Remember back on March 21 when Rick Nash played in Columbus for the first time as a visiting player? Nash transformed into an unleashed beast and won over a lot of Rangers fans who once questioned his intensity and fire.

“It was good to see how much of a force he could be,” teammate Anton Stralman said. “Not just with the puck, but also off the puck, finishing hits and just being a little more of a force out there.”

His fire boiled over too much, actually. Nash punched Blue Jackets goalie Sergei Bobrovsky, fought Matt Calvert and spent nine minutes in the penalty box. Although Nash did not finish the game with a point, he put seven shots on goal and was a force throughout his Columbus return.

Rangers fans want to see more of an edge from Nash. He often unfairly gets labeled as soft, which isn’t the case. Nash isn’t Milan Lucic, but he knows how to use his size. Perhaps the poking and prodding Flyers will light the kind of fire under Nash that brings out his inner beast. We all know Nash has the ability to dominate a series on his own. This is his chance to silence his critics forever.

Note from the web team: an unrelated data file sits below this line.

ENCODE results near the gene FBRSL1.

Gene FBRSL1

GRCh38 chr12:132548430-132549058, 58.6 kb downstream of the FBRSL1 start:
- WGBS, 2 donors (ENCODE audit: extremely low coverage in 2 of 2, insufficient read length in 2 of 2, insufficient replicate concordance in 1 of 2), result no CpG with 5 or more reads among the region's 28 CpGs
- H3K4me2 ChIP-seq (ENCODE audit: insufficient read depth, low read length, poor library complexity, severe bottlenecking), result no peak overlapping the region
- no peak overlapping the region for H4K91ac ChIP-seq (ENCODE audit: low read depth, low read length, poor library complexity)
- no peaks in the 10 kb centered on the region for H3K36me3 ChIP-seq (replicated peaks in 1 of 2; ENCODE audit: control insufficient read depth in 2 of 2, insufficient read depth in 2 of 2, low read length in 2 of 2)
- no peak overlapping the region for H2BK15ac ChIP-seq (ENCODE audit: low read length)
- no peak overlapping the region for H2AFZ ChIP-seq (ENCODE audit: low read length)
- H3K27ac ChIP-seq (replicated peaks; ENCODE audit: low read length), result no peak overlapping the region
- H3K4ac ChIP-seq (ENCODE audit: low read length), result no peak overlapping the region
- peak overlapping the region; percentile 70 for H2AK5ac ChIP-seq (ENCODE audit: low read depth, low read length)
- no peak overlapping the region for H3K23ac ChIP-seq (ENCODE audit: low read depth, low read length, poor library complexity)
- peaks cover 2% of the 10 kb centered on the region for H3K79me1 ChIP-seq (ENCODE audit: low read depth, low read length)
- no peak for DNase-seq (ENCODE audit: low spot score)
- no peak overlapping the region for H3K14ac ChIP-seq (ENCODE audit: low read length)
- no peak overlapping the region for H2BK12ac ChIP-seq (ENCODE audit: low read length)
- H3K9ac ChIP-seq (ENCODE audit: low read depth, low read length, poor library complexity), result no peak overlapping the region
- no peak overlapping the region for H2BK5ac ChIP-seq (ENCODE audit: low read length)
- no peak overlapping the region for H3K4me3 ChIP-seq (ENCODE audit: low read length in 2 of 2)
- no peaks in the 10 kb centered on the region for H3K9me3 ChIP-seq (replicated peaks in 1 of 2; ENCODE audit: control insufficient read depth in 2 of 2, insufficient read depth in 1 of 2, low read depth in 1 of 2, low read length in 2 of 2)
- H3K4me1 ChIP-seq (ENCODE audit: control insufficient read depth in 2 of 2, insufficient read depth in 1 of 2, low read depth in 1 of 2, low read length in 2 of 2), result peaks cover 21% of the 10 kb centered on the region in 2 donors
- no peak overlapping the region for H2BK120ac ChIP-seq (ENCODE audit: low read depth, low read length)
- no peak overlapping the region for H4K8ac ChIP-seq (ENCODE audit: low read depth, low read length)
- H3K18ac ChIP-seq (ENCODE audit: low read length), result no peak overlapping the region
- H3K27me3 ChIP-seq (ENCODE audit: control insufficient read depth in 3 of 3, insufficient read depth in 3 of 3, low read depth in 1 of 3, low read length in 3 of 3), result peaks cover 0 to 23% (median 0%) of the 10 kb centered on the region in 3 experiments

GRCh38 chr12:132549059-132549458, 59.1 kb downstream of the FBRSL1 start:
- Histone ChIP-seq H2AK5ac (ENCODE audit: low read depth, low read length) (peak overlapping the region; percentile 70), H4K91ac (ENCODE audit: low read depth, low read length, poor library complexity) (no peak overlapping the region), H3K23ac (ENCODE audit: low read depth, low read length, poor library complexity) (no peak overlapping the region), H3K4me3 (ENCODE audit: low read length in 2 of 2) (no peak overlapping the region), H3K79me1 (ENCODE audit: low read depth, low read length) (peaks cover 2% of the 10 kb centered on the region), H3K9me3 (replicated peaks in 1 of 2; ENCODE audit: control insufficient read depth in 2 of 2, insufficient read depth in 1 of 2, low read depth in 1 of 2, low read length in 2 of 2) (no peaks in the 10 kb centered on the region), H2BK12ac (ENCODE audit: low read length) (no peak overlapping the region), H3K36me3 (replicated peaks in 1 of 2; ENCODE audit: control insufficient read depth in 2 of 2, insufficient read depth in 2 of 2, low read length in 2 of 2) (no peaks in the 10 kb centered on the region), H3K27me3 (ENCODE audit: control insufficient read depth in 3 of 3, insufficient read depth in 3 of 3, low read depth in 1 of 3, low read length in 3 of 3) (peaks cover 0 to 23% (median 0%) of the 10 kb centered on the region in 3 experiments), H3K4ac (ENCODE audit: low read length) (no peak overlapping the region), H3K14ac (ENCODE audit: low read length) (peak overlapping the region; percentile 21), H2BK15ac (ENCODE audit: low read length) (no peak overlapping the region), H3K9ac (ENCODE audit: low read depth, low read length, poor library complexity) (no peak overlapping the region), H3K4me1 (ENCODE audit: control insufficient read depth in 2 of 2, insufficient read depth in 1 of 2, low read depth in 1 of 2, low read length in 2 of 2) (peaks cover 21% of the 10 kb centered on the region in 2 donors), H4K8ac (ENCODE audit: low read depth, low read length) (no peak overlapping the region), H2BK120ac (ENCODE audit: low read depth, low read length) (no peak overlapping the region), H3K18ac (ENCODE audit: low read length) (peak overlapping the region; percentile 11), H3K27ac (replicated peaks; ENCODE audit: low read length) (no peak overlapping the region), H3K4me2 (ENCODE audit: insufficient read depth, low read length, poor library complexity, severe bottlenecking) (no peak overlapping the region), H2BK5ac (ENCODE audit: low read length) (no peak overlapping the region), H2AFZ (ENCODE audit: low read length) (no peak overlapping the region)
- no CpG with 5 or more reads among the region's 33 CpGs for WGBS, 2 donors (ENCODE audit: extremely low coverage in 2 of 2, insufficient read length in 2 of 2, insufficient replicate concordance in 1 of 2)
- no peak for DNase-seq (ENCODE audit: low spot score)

Because of all the big names the Flyers possess, 27-year-old winger Matt Read flies somewhat under the radar. Read scored 22 goals and contributed 18 assists this season. Standing only 5-foot-10 and weighing 185 pounds, Read doesn’t mind getting his nose bloody in front of the net and has sharp, goal-getting instincts.

Read possesses some outstanding wheels and is a dangerous player on the penalty kill because he’s able to quickly transition defense to offense. He led the Flyers with four shorthanded goals this season. The Rangers must pay close attention to this sneaky goal-getter.


The lack of athleticism and aging legs of the Flyers’ blue line is a big concern. The Rangers possess a lot of shifty skaters in Mats Zuccarello, Carl Hagelin, Nash, Derick Brassard and Jesper Fast. It’s hard to bet against Lundqvist in this series. Rock-solid defensemen McDonagh, Marc Staal, Dan Girardi and Kevin Klein will limit Lundqvist’s workload.

You can’t point to a shutdown defenseman on the Flyers’ roster. Mason will be the busier of the two goalies and the Flyers will probably take a costly penalty or two that could bite them hard at a crucial time. The Rangers will advance after a hard-fought, six-game epic.

Check back on Tuesday for Sean’s entire playoff rundown.

Follow Sean on Twitter @HartnettHockey.